Home EurAsian Region

HIMARS Pounding Brings Russia On Edge Of Major Military Defeat; Moscow Admits Losing Ground In Kherson

For a few weeks now, Russia has de facto admitted that its hold on the right bank of the Dnieper in the Kherson region is tenuous.

Russia’s new commander in Ukraine, General Sergei Surovikin, in his first interview after taking over command, admitted that the Ukrainian counter-offensive in the southern region of Kherson had made the situation for the Russian army “tense.”

Russia subsequently ordered the evacuation of its citizens from the right bank of the Dnieper river, offering them refuge on the left bank and elsewhere in Russia.

Russia has been losing ground in Kherson for months now. The slow but inexorable pushback of Russian forces has confounded those sympathetic towards Russia and left them wondering why the mighty Russian war machine cannot find its feet in the Kherson area.

Ironically, the slow advance has frustrated knowledgeable Ukraine backers too! It has left them wondering why Ukrainian forces are taking so much time to evict Russian forces from the right bank.

Why are Ukraine and its Western backers confident of a victory in Kherson? And why does Russia appear reconciled to its possible defeat in Kherson? It’s likely that there is a one-word answer to both the posers – HIMARS. And perhaps, geography.

To understand the frustration on both sides, we need to first understand HIMARS’ capabilities.

HIMARAS Capabilities

Accuracy, range, and mobility are three outstanding attributes of the HIMARS system.

Retired Lt. Gen. Ben Hodges, former commander of the U.S. Army in Europe, told CBS News that HIMARAS fires a 200-pound warhead up to 50 miles and hits within 10 feet of its intended target.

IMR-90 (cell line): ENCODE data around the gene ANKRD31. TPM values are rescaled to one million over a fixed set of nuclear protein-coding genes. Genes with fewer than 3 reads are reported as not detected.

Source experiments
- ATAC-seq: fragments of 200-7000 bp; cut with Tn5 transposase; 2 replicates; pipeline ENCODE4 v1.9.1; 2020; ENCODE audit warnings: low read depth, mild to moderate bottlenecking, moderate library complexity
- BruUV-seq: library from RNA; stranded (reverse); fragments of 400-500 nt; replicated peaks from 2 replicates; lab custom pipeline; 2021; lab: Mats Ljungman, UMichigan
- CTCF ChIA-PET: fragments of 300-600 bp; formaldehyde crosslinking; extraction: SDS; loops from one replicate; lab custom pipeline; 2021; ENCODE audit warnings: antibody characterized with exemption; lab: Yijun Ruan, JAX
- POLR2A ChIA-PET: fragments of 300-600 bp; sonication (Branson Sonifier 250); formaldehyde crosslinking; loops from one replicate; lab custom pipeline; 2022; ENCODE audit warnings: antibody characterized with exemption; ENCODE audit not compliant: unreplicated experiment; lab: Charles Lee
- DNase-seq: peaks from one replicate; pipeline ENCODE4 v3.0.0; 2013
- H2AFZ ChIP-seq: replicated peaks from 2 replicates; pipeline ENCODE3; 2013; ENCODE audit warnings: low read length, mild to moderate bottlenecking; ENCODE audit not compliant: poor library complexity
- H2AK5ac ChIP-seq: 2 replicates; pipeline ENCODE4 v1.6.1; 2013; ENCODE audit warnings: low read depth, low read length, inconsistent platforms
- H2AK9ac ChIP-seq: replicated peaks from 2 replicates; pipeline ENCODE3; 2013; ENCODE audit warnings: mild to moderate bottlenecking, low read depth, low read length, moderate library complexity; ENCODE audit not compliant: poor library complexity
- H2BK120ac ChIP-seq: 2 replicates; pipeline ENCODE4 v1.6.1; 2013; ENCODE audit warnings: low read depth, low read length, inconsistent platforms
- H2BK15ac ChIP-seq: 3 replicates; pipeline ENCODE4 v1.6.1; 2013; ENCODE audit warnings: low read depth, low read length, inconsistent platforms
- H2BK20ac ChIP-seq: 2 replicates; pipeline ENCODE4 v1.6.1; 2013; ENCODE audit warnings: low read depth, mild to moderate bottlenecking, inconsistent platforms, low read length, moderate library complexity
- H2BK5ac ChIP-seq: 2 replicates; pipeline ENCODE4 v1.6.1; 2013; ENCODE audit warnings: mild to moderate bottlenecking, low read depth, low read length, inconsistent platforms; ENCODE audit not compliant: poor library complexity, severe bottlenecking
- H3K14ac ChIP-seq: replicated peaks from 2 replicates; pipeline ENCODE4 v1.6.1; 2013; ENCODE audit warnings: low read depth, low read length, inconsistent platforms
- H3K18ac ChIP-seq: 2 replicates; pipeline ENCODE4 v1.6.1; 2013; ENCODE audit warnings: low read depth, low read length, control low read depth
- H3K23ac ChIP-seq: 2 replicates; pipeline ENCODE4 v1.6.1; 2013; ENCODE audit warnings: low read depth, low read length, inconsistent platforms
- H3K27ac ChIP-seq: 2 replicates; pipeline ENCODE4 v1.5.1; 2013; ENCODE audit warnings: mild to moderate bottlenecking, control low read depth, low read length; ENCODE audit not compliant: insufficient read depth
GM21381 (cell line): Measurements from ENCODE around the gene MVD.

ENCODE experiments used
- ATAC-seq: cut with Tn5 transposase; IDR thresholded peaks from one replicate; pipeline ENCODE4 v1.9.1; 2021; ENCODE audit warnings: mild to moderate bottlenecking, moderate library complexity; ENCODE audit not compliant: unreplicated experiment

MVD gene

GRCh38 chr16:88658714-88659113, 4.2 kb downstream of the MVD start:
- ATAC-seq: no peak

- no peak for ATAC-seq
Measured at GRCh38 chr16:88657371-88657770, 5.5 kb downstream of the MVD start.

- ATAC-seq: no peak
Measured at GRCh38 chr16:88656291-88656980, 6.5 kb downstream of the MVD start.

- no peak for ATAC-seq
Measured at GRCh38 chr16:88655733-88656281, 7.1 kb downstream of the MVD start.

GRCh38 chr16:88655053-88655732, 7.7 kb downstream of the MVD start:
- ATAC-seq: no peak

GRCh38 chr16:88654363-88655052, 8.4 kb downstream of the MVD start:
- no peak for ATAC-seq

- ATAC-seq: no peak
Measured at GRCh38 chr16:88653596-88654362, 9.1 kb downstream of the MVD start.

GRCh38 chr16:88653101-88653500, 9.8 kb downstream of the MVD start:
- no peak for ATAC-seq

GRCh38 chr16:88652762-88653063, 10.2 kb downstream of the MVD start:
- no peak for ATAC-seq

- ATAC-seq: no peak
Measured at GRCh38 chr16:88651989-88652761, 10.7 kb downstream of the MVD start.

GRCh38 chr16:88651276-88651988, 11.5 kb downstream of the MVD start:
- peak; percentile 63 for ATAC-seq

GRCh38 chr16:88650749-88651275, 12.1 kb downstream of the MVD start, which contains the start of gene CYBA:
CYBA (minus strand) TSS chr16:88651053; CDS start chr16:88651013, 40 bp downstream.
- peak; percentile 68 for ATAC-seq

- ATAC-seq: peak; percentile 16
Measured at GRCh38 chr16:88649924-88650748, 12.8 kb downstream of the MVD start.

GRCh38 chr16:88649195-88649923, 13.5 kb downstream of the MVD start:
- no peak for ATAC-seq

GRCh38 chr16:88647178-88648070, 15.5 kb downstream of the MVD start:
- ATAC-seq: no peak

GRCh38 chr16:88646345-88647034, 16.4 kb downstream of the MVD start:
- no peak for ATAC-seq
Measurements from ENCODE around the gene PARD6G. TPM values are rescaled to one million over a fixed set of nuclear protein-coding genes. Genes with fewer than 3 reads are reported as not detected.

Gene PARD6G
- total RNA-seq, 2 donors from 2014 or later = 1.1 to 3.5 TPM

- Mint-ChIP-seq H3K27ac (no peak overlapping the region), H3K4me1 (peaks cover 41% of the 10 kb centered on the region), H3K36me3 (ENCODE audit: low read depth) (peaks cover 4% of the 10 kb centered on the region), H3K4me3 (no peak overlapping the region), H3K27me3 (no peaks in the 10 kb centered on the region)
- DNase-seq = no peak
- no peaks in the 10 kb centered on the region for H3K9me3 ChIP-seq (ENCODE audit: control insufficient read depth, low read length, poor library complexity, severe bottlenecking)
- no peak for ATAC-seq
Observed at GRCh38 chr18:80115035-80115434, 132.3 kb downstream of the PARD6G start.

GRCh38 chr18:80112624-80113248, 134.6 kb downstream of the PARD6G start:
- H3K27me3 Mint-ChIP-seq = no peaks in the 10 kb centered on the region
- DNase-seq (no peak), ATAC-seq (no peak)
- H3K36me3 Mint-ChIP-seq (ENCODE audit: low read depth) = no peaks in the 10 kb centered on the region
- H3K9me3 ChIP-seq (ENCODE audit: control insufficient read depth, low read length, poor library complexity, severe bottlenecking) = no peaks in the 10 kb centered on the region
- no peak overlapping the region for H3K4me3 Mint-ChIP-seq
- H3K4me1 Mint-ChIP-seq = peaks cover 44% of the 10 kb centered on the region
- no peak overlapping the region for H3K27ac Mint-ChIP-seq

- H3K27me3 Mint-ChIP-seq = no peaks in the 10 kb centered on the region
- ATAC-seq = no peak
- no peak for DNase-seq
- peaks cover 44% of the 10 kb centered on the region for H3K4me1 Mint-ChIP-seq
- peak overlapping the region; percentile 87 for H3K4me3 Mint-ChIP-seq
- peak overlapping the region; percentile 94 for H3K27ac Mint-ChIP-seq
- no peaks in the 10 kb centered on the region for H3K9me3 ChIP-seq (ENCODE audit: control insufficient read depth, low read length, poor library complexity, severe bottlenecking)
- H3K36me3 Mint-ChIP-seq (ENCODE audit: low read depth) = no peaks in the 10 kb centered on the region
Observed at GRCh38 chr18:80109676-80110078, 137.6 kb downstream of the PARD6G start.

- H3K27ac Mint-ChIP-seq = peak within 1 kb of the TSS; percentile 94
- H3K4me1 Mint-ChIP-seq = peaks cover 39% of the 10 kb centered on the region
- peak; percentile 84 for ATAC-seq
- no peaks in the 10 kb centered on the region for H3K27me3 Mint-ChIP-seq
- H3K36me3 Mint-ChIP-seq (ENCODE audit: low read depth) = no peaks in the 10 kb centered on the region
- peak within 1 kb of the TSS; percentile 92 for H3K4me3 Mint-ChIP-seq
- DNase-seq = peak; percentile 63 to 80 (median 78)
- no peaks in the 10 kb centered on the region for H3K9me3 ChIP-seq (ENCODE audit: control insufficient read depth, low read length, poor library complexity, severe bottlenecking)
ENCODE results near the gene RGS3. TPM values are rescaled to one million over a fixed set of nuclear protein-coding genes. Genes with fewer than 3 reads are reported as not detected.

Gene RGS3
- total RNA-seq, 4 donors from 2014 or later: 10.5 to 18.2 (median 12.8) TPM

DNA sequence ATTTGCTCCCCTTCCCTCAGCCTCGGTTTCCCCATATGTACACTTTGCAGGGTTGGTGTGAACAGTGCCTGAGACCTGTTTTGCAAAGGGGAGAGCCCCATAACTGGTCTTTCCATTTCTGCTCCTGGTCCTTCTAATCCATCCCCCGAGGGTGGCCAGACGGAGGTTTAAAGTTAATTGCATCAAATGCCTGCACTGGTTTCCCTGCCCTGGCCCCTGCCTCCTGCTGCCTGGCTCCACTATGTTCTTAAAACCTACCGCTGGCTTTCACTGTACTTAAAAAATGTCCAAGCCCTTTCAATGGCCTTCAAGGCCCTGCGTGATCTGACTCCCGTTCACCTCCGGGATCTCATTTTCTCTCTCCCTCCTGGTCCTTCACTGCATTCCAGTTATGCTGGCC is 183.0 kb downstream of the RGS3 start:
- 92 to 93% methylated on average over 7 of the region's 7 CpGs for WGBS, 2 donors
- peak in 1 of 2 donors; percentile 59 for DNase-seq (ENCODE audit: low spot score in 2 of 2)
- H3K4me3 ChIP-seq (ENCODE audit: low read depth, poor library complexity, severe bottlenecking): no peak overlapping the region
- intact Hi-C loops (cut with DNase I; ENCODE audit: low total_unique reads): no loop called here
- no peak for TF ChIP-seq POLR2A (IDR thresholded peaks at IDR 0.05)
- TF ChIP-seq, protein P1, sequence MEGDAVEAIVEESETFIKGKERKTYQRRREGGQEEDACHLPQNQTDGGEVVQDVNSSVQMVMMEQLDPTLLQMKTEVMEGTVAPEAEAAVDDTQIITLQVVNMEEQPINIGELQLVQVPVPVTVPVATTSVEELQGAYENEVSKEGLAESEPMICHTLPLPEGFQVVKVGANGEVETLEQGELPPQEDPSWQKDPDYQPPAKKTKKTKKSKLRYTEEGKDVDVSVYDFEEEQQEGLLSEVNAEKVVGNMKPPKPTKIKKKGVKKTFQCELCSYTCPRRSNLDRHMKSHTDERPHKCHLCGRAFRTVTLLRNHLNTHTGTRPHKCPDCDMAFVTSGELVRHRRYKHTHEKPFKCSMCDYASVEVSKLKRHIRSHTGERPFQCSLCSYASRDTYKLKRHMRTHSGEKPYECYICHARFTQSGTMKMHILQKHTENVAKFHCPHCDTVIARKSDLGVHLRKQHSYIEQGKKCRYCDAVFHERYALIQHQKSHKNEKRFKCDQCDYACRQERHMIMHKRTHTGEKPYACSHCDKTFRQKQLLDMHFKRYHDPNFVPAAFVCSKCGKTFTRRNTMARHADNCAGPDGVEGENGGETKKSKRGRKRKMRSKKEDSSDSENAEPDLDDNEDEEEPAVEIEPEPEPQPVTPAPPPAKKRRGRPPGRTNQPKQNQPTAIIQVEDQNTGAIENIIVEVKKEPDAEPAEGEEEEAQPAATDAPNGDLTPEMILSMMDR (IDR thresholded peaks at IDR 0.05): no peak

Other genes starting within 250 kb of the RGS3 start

A single HIMARS rocket, without warning, can achieve what scores of less accurate artillery rounds may not achieve. The 16 HIMARS systems shipped to Ukraine in June appeared to have leveled the playing field for Ukraine despite the overwhelming numerical superiority of Russian artillery.

File Image: HIMARS Via Twitter

The 50-mile range of the HIMARS system gives a single system more geographical spread than tens of Russian guns. The system has excellent off-road mobility.

It can break cover, move to a well-displaced launch point and fire several rockets at short intervals. Assuming that it’s spotted as soon as it fires, the system can reposition far away from the launch point well it is endangered by counter-battery fire.

The combination of range and mobility makes counter-battery fire a very difficult proposition.

Russia claims to have destroyed several HIMARS systems, but a senior Defense Department official told Politico recently that Russia has failed to destroy a single HIMARS launcher since Ukraine first began using them in June.

Finally, and perhaps most importantly in the context of Kherson, HIMARS gives the Ukrainians the ability to reach out and hit targets that the Russians would have thought were safe.

The accuracy and range of HIMARS have forced Russia to relocate its fuel and ammunition storage depots deep into the interiors, away from the front line.

“You still gotta get that ammunition to the guns, which are closer to the front,” Hodges explains. “So, now you’ve increased the distance that the trucks have to move, carrying very heavy ammunition.”

Stretched supply lines mean easier adversary interdiction through attacks by loitering ammunition such as Phoenix Ghost. The interdiction results in a significant reduction in the amount of Russian artillery and rocket fire unleashed on Ukrainian forces.